‘Joe Neal paints a layered and subtle picture of days gone by. The highest compliment I can give to his poems is that I thought they were about my life‘ - Eoin Colfer
njkl njkl


JOE NEAL reads from his collection of poems "Telling it at a Slant - tales
from the heart and other places" published by Pen Press on July 17, 2013.
ISBN code is 978-1-78003-664-9.


Tales from the heart - and other places.
Tales from Wales.
Tales from Ireland.

Reader's Report

In Telling it at a Slant, poet Joe Neal offers his own take on Emily Dickinson‘s advice in her poem ‘Tell All the Truth‘, and on his own Uncle ldwal‘s wise counsel, revealing life‘s great and smaller truths - the pleasures of desire, tendemess and love in all its guises; death and the pain of loss; childhood memories, wonderment and afflictions: the joys that music brings; the beauties of nature as it both blooms and fades; specific locations and their peculiar character. etc - in a guileless narrative voice that gently guides the reader through aspects of the world from his particular viewpoint. The collection is divided into three parts: ‘Tales from the heart and other places‘. ‘Tales from Wales‘ and ‘Tales from Ireland‘, but all have in common elements of powerful emotion, which reinforces the idea that feeling and remembrance are in some sense a place, and place is so often instilled with feeling and memory.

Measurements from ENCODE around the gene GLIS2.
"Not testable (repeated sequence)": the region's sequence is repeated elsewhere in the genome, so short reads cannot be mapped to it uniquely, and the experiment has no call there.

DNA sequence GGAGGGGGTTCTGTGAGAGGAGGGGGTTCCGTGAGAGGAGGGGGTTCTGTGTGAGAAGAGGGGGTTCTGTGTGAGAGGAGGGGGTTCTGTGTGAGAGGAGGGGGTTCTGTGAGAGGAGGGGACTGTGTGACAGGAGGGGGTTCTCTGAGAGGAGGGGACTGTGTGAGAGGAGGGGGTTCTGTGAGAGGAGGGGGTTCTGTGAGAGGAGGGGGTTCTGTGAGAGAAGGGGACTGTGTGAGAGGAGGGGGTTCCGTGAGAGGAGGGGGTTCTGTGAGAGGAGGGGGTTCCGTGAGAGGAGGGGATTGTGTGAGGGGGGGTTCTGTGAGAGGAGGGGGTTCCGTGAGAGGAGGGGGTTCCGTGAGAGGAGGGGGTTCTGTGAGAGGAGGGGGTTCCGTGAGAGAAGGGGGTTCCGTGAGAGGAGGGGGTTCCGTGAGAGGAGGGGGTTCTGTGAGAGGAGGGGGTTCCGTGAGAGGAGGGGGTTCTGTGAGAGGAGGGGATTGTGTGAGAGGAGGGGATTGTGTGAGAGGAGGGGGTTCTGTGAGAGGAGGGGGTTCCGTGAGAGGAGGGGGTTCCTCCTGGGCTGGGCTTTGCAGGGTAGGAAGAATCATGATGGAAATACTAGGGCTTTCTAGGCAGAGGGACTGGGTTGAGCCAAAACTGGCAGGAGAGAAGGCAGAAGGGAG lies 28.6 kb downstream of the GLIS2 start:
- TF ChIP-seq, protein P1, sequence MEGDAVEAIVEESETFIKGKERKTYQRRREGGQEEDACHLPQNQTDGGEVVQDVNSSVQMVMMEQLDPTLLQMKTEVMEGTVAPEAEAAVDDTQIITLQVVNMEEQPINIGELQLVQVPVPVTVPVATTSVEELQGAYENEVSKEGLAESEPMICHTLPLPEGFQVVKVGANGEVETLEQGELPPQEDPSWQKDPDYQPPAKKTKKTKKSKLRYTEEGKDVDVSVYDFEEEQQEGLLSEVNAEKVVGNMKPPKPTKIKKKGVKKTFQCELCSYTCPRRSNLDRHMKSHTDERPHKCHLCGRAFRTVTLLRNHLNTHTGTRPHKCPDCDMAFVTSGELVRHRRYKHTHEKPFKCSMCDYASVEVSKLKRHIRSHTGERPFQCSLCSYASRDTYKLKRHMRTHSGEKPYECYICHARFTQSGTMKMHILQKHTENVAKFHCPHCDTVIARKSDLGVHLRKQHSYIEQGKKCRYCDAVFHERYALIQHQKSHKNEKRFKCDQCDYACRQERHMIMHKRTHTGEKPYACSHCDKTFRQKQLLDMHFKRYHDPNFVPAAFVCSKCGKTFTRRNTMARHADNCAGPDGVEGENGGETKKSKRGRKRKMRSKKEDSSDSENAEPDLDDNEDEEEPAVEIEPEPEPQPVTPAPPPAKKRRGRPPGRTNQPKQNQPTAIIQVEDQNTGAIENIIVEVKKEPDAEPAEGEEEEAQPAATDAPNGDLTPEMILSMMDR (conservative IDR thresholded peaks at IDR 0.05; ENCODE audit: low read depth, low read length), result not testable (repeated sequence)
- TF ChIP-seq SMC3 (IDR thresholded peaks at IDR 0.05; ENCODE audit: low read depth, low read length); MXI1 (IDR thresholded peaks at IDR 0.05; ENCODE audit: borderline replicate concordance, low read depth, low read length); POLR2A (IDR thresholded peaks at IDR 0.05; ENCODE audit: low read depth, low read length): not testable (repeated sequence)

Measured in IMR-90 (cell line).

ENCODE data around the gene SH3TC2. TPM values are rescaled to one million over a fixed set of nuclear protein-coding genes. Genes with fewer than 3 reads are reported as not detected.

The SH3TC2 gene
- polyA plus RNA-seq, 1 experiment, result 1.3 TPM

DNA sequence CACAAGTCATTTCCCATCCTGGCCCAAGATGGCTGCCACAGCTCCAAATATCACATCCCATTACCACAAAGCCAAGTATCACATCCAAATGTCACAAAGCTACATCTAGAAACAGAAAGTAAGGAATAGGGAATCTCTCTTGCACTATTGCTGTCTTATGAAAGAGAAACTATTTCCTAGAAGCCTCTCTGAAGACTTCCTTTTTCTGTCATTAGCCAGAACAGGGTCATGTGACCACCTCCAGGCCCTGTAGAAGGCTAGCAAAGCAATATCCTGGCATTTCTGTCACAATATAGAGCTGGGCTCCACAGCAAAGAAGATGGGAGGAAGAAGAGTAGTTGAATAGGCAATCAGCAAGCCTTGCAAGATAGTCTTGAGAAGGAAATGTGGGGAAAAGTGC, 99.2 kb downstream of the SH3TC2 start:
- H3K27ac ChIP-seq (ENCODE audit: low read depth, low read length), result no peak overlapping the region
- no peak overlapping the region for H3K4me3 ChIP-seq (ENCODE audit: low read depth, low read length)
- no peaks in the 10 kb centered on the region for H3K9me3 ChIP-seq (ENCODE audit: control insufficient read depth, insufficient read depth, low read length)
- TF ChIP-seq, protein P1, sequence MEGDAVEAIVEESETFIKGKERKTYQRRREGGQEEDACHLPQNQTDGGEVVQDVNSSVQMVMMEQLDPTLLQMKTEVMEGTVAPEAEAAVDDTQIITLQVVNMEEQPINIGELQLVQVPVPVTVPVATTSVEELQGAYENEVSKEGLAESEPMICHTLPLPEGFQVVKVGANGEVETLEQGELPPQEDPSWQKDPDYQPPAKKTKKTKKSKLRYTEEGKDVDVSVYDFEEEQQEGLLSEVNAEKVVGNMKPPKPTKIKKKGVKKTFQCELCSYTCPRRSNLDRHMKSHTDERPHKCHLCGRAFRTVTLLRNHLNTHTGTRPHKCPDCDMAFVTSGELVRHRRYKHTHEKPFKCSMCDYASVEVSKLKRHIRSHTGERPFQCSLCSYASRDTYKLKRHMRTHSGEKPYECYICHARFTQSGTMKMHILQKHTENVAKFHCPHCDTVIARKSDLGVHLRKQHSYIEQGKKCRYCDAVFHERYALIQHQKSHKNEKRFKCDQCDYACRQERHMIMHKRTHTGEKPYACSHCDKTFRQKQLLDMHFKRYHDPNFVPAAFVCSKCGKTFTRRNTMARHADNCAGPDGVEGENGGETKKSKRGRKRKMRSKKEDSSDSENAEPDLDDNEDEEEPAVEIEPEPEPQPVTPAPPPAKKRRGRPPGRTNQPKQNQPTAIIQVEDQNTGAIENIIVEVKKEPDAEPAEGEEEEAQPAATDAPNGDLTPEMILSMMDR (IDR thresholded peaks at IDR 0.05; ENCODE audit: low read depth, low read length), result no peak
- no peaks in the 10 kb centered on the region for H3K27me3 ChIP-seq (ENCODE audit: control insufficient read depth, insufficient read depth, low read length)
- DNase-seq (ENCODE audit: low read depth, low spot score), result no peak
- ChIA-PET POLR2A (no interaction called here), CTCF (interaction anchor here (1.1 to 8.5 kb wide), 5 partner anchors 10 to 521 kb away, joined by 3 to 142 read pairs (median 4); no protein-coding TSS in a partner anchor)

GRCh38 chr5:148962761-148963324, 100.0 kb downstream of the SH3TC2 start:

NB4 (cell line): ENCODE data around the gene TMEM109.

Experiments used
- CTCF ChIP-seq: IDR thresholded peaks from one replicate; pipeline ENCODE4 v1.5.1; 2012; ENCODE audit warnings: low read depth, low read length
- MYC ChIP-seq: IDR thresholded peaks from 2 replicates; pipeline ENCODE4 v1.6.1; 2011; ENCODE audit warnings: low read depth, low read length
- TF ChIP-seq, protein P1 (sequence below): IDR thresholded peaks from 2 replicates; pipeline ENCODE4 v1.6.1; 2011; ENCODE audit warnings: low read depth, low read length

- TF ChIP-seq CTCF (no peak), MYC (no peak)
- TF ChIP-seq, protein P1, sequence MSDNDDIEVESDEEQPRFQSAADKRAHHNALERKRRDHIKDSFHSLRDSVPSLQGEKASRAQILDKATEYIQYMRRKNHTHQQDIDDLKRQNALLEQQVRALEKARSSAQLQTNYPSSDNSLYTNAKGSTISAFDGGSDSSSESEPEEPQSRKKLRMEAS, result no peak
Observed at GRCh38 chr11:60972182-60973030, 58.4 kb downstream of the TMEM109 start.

Neal‘s poetic style is beautifully lyrical and often animated, and it frequently touches the reader‘s senses: for example, we meet the blind piano tuner, under whose skilful touch a ‘jagged sound grew round‘, and who ‘conjured colour/out of black and white‘; watch a strangely endearing six-legged spider called Ida making a ‘paralympic scurry‘, and arctic terns ‘dip and ?ake the surface‘ of a lake; gaze at a dead rose‘s ‘perplexed petals/drooling off the stem‘ and feel ‘the gentle touch/of broken cobweb.../ towing hitch-hike spiders/with trapeze ease. Crucially, Neal also succeeds in tugging at our emotions. The image of the ‘magic and laughter‘ shop ‘all boarded up‘ because ‘Abracadabra Man/had passed on‘ brings a lump to the throat, as do the pictures of the desolate abandoned lovers: one burning, in photo form, ‘what‘s left/of us‘, then ‘scrabbl[ing]/in the flames to rescue./the last picture posed‘; the other standing ‘like a Punch without/a Judy on a rain-lashedfbeach at Llandudno‘. But this is not all serious stuff; Neal can also raise a smile or chuckle. eg the slapstick hilarity of Uncle ldwal‘s exploding shed, and the quirky comedy of the poet‘s mother putting library books in the oven ‘to kill the germs that borrowers have left‘. Overall, this is a skilfully crafted work from a gifted and sensitive writer who takes little snippets of being and feeling, and imbues them with new life on the page. Poetry is notoriously difficult to sell, but this is a very easy book to like.